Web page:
O.J. Simpson Dead at 76 From Cancer, Family Announces

The football star was known more for his notorious murder trial than his exploits on the field

<p>Jason Bean/Pool/Bloomberg</p> O.J. Simpson in 2017

Jason Bean/Pool/Bloomberg

O.J. Simpson in 2017

O.J. Simpson, arguably one of the most controversial figures in modern American history, has died at the age of 76.

According to a statement from his family on X (formerly Twitter,) the Hall of Fame football player, legendary broadcaster, self-deprecating actor, convicted felon and accused — but ultimately, acquitted — murderer died at 76 years old on April 10 following a cancer diagnosis.

"On April 10th, our father, Orenthal James Simpson, succumbed to his battle with cancer. He was surrounded by his children and grandchildren. During this time of transition, his family asks that you please respect their wishes for privacy and grace," the post on Simpson's X account reads.

Once a celebrated personality, heralded for his record-breaking contributions to college and professional football, Simpson's triumphs and exploits on the gridiron have long been overshadowed by his 1994 arrest for the slashing murders of his ex-wife, Nicole Brown Simpson, and her friend, Ron Goldman.

Simpson was detained on June 17, 1994, following a prolonged, low-speed police chase that was carried live on television stations all around the world.

Related: A White Bronco? Too-Tight Gloves? A Guide to the O.J. Simpson Murder Trial for Those Who Missed the '90s

<p>Jason Bean/Pool/Bloomberg</p> O.J. Simpson listens during a parole hearing at Lovelock Correctional Center in Lovelock, Nevada on July 20, 2017.

Jason Bean/Pool/Bloomberg

O.J. Simpson listens during a parole hearing at Lovelock Correctional Center in Lovelock, Nevada on July 20, 2017.

Crowds formed over highway overpasses to get a glimpse of Simpson, who was infamously chased in a white Ford Bronco being driven by his friend and former teammate Al Cowlings.

Simpson was tried for the murders over 11 months in what many of the legal experts of the time dubbed as "The Trial of the Century." His legal team boasted powerhouse attorneys Robert Shapiro and the late Johnnie Cochran, Robert Kardashian and F. Lee Bailey.

On Oct. 3, 1995, jurors returned not guilty verdicts on both counts of murder. It is estimated that 100 million people in the United States alone tuned in to either watch or listen to the stunning verdict.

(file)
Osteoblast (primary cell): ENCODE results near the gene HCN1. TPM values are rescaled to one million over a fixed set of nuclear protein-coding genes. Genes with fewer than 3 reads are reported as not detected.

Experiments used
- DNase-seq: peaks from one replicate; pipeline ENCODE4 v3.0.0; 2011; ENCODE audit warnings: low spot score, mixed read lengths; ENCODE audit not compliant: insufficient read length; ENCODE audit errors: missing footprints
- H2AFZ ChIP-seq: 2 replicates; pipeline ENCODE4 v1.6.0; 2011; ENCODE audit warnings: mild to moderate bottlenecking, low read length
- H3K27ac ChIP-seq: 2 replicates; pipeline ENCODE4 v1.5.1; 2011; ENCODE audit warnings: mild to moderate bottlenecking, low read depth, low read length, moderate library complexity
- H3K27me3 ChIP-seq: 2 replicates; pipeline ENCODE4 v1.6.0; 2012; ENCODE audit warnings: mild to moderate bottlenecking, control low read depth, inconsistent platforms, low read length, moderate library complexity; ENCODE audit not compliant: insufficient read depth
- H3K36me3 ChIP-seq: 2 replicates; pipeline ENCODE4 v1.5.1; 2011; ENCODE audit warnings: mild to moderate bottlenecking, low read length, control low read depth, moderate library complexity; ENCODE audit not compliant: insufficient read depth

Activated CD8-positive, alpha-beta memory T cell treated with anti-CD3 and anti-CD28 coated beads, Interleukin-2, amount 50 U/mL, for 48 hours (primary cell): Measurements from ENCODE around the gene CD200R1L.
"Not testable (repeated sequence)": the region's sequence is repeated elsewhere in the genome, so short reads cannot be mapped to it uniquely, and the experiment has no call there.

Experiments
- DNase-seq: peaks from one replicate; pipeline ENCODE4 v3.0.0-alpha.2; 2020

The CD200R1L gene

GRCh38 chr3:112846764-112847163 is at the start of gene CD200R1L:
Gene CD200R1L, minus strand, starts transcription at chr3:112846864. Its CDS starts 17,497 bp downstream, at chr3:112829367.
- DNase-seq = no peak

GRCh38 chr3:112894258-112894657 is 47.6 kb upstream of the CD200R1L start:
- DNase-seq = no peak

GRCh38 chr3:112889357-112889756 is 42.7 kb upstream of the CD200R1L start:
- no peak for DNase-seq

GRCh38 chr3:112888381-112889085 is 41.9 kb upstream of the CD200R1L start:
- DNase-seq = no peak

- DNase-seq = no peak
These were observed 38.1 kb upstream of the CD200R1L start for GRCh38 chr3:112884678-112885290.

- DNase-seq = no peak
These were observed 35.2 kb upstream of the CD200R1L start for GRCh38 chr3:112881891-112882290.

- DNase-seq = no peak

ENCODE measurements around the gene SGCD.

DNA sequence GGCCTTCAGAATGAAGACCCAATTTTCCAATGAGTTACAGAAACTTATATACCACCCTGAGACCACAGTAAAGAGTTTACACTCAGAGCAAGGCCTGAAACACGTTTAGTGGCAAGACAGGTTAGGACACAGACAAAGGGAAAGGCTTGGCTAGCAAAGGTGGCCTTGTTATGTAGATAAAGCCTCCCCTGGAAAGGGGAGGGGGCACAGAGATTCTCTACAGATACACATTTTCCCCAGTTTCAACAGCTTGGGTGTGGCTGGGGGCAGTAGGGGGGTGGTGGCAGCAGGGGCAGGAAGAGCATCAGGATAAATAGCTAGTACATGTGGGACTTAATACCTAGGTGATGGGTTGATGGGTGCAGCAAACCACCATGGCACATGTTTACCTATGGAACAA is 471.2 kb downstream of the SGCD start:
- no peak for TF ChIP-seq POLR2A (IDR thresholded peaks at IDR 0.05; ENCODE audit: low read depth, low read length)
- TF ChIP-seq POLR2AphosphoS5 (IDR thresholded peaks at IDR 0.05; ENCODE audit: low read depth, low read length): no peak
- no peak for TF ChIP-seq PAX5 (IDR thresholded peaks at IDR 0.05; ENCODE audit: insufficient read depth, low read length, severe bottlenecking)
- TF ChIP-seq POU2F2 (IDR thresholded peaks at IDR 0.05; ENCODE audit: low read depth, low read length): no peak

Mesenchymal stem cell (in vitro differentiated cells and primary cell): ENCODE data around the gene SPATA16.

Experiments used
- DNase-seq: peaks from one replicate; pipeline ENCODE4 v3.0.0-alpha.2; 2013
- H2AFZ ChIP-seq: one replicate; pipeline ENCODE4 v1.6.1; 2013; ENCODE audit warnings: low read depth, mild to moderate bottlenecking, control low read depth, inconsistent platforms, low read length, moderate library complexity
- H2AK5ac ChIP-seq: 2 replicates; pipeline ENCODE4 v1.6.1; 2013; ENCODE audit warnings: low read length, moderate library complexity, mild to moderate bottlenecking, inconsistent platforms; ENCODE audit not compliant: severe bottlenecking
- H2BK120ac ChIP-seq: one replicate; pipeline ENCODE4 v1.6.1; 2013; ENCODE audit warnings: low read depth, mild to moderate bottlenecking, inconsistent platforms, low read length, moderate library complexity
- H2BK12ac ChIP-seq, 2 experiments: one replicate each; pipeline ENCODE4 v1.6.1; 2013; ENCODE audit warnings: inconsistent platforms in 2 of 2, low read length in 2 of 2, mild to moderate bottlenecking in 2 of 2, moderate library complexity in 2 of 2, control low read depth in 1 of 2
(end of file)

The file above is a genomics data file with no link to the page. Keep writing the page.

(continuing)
Born on July 9, 1947, in San Francisco, Simpson played football in high school and for City College of San Francisco before transferring to the University of Southern California. Simpson was a running back for the Trojans in 1967 and 1968, leading the nation in rushing both years. As a senior, he was awarded the Heisman Trophy.

Simpson was the first selection by the Buffalo Bills in the 1969 AFL-NFL Common Draft, and played with the team through 1978. From 1979 to his retirement in 1982, Simpson played for his hometown San Francisco 49ers.

Simpson, who was nicknamed "Juice," became the first NFL player to rush for more than 2,000 yards in a single season in 1973, and to this day holds the record for the single season yards-per-game average — at 143.1. He was the only player to ever rush for over 2,000 yards in the 14-game regular season NFL format.

He entered the Pro Football Hall of Fame with the 1983 class.

After retiring from professional football, Simpson went on to become a football announcer and sportscaster. He also become known for his acting skills, appearing on television shows like Dragnet, In the Heat of the Night, and 1st and Ten, and in films such as The Towering Inferno, Roots, and The Naked Gun trilogy.

Simpson also starred in a made-for-TV film called Frogmen. Finished months before the killings, it never aired, after NBC executives ultimately decided to shelve it.

At 19, Simpson married Marguerite Whitley, and the couple had three children — Arnelle, Jason and Aeren Simpson. In 1979, at the age of 2, Aeren drowned in the family's swimming pool. The couple divorced in 1979, and Simpson married Nicole Brown Simpson in 1985. They had two children — Sydney and Justin Simpson — before divorcing in 1992.

Related: 20 Years Later: Nicole Brown Simpson and Ronald Goldman Remembered

Following his acquittal, Simpson was sued in civil court by the Browns and Goldmans.

In 1997, a court decided in their favor, awarding them a liability judgment of $33.5 million. Simpson would end up paying only a small fraction of that amount.

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Ten years later, Simpson was arrested in Las Vegas, Nev., for felony armed robbery and kidnapping after forcing men to return memorabilia he'd claimed they'd stolen from him. The incident happened inside the Palace Station Hotel and Casino.

The case went to trial, and in 2008, Simpson was convicted and sentenced to 33 years behind bars. He served almost nine years of that sentence at the Lovelock Correctional Center before being released on Oct. 1, 2017.

After his release, Simpson kept a relatively low profile, moving to Las Vegas. In 2019, he joined X, where he was followed by more than 1 million people.

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